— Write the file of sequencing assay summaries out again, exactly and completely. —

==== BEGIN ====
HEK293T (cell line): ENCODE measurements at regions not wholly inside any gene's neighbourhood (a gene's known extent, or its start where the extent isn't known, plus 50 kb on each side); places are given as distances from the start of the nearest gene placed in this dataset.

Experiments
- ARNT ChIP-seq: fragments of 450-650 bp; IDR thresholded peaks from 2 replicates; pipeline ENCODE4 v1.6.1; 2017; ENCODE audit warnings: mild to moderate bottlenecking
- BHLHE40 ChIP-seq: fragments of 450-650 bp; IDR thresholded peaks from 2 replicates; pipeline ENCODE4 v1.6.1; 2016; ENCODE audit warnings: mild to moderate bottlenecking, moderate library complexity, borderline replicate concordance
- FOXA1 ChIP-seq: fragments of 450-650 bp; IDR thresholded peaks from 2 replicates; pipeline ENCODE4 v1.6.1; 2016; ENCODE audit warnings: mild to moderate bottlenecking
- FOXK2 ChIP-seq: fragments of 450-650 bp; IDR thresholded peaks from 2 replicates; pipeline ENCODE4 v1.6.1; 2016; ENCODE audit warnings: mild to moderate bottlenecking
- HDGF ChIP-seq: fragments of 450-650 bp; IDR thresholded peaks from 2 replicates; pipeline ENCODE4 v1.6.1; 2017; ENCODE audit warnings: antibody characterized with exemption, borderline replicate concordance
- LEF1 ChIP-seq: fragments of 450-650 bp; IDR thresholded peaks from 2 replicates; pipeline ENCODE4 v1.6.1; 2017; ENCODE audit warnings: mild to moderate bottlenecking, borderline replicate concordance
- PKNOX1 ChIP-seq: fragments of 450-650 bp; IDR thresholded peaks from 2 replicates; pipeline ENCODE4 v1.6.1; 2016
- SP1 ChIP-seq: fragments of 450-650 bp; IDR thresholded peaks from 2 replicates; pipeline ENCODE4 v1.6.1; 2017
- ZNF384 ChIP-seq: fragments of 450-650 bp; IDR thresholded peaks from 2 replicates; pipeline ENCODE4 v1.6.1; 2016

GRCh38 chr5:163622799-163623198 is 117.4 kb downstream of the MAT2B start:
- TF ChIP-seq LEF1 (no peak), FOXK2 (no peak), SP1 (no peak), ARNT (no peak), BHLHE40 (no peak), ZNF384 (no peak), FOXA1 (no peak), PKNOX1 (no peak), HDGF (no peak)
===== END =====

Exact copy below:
HEK293T (cell line): ENCODE measurements at regions not wholly inside any gene's neighbourhood (a gene's known extent, or its start where the extent isn't known, plus 50 kb on each side); places are given as distances from the start of the nearest gene placed in this dataset.

Experiments
- ARNT ChIP-seq: fragments of 450-650 bp; IDR thresholded peaks from 2 replicates; pipeline ENCODE4 v1.6.1; 2017; ENCODE audit warnings: mild to moderate bottlenecking
- BHLHE40 ChIP-seq: fragments of 450-650 bp; IDR thresholded peaks from 2 replicates; pipeline ENCODE4 v1.6.1; 2016; ENCODE audit warnings: mild to moderate bottlenecking, moderate library complexity, borderline replicate concordance
- FOXA1 ChIP-seq: fragments of 450-650 bp; IDR thresholded peaks from 2 replicates; pipeline ENCODE4 v1.6.1; 2016; ENCODE audit warnings: mild to moderate bottlenecking
- FOXK2 ChIP-seq: fragments of 450-650 bp; IDR thresholded peaks from 2 replicates; pipeline ENCODE4 v1.6.1; 2016; ENCODE audit warnings: mild to moderate bottlenecking
- HDGF ChIP-seq: fragments of 450-650 bp; IDR thresholded peaks from 2 replicates; pipeline ENCODE4 v1.6.1; 2017; ENCODE audit warnings: antibody characterized with exemption, borderline replicate concordance
- LEF1 ChIP-seq: fragments of 450-650 bp; IDR thresholded peaks from 2 replicates; pipeline ENCODE4 v1.6.1; 2017; ENCODE audit warnings: mild to moderate bottlenecking, borderline replicate concordance
- PKNOX1 ChIP-seq: fragments of 450-650 bp; IDR thresholded peaks from 2 replicates; pipeline ENCODE4 v1.6.1; 2016
- SP1 ChIP-seq: fragments of 450-650 bp; IDR thresholded peaks from 2 replicates; pipeline ENCODE4 v1.6.1; 2017
- ZNF384 ChIP-seq: fragments of 450-650 bp; IDR thresholded peaks from 2 replicates; pipeline ENCODE4 v1.6.1; 2016

GRCh38 chr5:163622799-163623198 is 117.4 kb downstream of the MAT2B start:
- TF ChIP-seq LEF1 (no peak), FOXK2 (no peak), SP1 (no peak), ARNT (no peak), BHLHE40 (no peak), ZNF384 (no peak), FOXA1 (no peak), PKNOX1 (no peak), HDGF (no peak)